Sunday, October 28, 2007

Lab Techniques

Trichloroacetic acid(TCA) is one of the many organic solvents used in protein precipitation and purification. It works by disrupting the protein conformation thus exposing more hydrophobic areas, which reduces solubility of protein. In this way, the proteins will be precipitated.

We are using TCA to extract secretory proteins from our bacteria (S.maltophilia) and these are the steps involved.

Day 1 (Streaking)
1. Streak the strain on a LB Agar plate
2. Incubate plate for 24 hours at 37°C

Day 2 (1st Inoculation)
1. Inoculate an isolated colony into 20ml of LB broth
2. Incubate tube for 24 hours at 28
(Remark: The tube is incubated at 28
°C instead of 37°C as most of the strains grow better at about 30°C. We'll like to the bacteria to proliferate so there will be enough cells for 2nd inoculation and for extraction)

Day 3 (2nd Inoculation)
1. Pellet cells at
3000xg for 20 minutes at 10°C
Decant the supernatant and resuspend the cells in 10mL of PBS
3. Spin down the tubes at 3000xg for 20 minutes at 10°C
4. Repeat steps 2 and 3.
5. Decant the supernatant and resuspend the cells in 20mL of PBS
6. Take OD600 reading in triplicates with 10X dilution
Calculate the volume withdrawal equivalent to 5.0X107 cells
8. Inoculate the calculated volume each into 4 tubes of 20ml LB broth
9. Incubate tubes at 37
°C for 16 hours

Day 4 (TCA Precipitation)
1. Pellet cells at 3000xg for 20 minutes at 10°C
2. Suck up the supernatant (which contains the secretory proteins) with a syringe
3. Filter 18 ml of supernatant through 0.45um filter to remove contaminants (e.g. cell debris) into teflon tubes.
4. Add equal volume of chilled TCA into each tubes
5. Incubate the tubes -20
°C freezer for an hour
6. Invert tubes every 10 minutes interval
7. Spin tubes at 16 000xg, 4°C for an hour
8. Decant the supernatant (beware of dislogded protein pellet)
9. Wash the protein pellets with 250ml of pre-chilled acetone
10. Transfer all protein pellets into a 1.5ml mircofuge
11. Centrifuge at 16 000xg at 4°C for an hour
12. Aspirate supernatant and air dry
13. Resuspend pellet with appropriate amount of rehydration buffer
Acetone is used to wash the cell pellet as TCA is also an organic solvent, like dissolves like so the TCA can be removed. Also,chilled acetone is preferred as low temperature allows the protein to stay in ppt form. When room temp acetone is used, protein pellet turns sticky and thus stick onto pipette tip and tube leading to loss of protein sample. Furthermore, the addition of organic solvent causes heat evolution, care should be taken to keep the temperature low.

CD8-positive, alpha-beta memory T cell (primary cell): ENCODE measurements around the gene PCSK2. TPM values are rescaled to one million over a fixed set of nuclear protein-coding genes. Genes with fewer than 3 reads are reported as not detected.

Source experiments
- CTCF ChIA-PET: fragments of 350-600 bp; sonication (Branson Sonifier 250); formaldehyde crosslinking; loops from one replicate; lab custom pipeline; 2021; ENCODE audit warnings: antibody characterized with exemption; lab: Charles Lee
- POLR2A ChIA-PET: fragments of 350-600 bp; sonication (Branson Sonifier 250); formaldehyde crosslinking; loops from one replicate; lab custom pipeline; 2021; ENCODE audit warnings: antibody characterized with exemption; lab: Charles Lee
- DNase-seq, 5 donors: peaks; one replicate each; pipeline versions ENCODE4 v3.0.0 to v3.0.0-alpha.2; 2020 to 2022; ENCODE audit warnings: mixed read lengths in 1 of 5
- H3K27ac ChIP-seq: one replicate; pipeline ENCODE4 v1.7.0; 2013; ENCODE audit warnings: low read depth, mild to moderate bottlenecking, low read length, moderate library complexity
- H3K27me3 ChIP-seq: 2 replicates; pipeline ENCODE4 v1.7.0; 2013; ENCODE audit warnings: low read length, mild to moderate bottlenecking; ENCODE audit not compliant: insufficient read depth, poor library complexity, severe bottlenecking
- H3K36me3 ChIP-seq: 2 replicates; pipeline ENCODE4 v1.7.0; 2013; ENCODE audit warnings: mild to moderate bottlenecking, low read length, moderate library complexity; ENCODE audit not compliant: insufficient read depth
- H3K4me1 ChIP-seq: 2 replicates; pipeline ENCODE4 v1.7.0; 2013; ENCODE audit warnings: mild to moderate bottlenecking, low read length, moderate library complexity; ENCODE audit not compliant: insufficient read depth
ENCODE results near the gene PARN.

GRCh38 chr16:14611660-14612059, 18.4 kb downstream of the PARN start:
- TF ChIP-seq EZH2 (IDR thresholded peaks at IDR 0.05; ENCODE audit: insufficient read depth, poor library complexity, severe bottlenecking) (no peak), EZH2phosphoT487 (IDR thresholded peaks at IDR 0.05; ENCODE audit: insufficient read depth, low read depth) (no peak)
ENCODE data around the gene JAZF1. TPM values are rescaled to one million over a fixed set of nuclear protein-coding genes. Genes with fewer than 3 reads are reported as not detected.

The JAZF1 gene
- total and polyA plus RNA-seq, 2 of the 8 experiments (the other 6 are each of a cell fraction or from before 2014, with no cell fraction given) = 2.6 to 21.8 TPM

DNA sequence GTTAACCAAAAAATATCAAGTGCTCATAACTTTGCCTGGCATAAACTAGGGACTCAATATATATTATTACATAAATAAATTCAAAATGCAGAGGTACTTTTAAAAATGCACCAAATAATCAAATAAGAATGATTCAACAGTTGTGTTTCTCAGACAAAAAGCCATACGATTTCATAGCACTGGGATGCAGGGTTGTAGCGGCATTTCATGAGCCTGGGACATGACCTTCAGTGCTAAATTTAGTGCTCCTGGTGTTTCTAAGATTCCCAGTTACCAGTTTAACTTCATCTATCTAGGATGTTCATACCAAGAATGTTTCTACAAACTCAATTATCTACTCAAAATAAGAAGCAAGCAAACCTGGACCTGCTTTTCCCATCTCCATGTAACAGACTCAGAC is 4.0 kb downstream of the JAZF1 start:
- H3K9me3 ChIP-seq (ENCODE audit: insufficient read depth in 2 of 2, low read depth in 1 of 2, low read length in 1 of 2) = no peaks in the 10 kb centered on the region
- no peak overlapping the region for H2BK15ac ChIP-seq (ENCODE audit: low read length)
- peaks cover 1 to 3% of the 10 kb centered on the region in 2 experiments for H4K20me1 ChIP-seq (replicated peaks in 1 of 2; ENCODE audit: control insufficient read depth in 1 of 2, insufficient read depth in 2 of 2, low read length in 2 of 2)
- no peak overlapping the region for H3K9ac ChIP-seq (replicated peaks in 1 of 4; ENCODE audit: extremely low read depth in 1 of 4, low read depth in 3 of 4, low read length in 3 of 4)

Afterwhich, we'll do a protein quantitation to determine the concentration and run a 2D electrophoresis (refer to my first entry), followed by analysis of spots and excision of chosen spots(refer to Ming boon's entry). Finally, to run these peptides in MALDI TOF/TOF (refer to Shahirah's entry) to identfy these peptides. Scroll down if you want to read more about the principles of using these equipments.
That's all! It's the last week that we needa blog! YEAH. Hope you understand and learn something from my posting. See you people in school!

Tang Jiaxin (TG01)


VASTYJ said...

Hi Jia Xin,

How will the seperation of the proteins in electrophoresis be affected if the cell pellet is not washed with acetone? ( ie what is the significance of removing the TCA with acetone)

Interesting post! =)

Loh Sharon, tg 01

J.A.M.M.Y.S said...

Hi Sharon,

As mentioned in the blog entry, the TCA changes the conformation of the protein by changing the acidity of the environment, thus changing the isoelectric point (pI) of the protein. Hence, if the TCA is not being removed, it will affect the outcome of the result. In addition, during focusing, the TCA present might also affect the ramping of voltage to the desired 8000V, which is crucial for good focusing in this experiment.